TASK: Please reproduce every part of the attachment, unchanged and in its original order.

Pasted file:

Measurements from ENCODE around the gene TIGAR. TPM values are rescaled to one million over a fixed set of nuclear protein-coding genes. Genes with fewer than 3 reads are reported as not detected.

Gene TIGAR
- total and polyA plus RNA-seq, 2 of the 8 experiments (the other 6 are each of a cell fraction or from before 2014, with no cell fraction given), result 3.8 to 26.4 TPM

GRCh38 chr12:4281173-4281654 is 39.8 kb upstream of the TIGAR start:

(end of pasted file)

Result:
Measurements from ENCODE around the gene TIGAR. TPM values are rescaled to one million over a fixed set of nuclear protein-coding genes. Genes with fewer than 3 reads are reported as not detected.

Gene TIGAR
- total and polyA plus RNA-seq, 2 of the 8 experiments (the other 6 are each of a cell fraction or from before 2014, with no cell fraction given), result 3.8 to 26.4 TPM

GRCh38 chr12:4281173-4281654 is 39.8 kb upstream of the TIGAR start: